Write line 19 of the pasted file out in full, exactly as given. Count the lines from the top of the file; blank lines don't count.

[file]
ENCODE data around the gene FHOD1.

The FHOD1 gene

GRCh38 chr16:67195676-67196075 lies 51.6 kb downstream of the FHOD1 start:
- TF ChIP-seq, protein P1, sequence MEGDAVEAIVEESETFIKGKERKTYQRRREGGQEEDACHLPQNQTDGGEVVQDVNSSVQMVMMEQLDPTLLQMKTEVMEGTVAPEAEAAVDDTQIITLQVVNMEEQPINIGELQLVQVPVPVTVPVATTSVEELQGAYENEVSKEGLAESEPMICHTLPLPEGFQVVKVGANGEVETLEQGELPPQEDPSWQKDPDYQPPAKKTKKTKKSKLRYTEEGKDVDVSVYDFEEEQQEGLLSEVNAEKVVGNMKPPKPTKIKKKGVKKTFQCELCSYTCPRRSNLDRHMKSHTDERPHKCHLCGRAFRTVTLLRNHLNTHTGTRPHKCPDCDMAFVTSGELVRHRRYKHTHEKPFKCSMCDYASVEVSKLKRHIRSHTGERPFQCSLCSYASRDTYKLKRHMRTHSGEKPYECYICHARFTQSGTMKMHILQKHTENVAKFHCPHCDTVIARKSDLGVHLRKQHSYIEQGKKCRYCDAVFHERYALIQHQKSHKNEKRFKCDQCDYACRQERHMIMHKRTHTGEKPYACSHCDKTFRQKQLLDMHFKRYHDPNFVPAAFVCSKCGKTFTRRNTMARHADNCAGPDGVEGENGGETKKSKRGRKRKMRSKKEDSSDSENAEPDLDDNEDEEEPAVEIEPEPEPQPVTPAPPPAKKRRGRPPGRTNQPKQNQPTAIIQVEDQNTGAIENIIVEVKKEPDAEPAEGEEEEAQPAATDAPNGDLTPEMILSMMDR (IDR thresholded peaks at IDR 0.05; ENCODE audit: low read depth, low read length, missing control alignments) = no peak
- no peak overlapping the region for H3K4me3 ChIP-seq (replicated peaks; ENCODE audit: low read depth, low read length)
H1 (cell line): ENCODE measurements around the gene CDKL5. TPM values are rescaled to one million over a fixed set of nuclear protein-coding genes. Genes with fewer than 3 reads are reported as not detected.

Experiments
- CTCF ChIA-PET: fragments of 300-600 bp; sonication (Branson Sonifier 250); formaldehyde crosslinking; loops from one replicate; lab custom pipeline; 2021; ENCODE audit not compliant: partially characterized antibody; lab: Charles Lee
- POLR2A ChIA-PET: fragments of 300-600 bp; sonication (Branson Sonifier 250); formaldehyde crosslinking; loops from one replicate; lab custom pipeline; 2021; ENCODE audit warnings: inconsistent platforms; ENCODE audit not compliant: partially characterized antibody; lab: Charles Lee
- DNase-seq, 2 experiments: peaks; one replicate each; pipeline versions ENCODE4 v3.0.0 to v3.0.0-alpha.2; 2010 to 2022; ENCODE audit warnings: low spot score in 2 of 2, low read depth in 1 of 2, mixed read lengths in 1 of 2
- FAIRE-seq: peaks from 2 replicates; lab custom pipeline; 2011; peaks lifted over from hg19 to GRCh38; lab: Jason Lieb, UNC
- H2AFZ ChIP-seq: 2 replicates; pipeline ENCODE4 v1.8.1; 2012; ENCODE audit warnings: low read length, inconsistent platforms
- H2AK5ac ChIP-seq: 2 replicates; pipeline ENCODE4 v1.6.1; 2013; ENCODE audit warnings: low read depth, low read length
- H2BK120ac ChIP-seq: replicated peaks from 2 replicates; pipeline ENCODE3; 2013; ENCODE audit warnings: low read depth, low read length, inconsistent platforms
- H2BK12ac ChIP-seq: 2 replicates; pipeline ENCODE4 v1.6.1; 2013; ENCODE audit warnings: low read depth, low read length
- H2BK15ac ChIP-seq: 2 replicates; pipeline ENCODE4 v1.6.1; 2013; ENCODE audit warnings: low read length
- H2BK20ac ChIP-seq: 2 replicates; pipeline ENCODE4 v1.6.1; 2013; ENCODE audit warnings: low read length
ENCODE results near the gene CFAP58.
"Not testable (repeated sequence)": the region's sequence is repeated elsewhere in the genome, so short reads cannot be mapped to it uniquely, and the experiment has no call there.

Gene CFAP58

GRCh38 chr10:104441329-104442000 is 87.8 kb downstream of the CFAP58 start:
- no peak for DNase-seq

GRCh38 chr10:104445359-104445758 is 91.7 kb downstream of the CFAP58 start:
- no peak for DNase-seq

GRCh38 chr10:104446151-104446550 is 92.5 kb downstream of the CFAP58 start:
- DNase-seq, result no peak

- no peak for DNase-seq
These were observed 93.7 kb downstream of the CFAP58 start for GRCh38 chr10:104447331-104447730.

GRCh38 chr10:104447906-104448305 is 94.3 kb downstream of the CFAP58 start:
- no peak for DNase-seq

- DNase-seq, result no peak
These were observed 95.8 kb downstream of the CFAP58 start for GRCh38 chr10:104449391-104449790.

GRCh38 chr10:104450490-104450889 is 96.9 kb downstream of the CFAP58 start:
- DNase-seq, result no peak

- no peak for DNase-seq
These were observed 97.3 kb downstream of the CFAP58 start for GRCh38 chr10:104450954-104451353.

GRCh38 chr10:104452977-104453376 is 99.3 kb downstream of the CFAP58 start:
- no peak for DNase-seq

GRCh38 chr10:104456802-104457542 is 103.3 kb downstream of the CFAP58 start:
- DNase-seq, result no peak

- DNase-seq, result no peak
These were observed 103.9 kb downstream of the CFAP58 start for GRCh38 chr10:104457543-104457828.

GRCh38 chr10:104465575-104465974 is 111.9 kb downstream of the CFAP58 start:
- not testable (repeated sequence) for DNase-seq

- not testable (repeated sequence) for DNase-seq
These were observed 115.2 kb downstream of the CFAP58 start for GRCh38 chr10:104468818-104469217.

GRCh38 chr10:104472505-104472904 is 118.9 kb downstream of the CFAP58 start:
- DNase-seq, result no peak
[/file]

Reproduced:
"Not testable (repeated sequence)": the region's sequence is repeated elsewhere in the genome, so short reads cannot be mapped to it uniquely, and the experiment has no call there.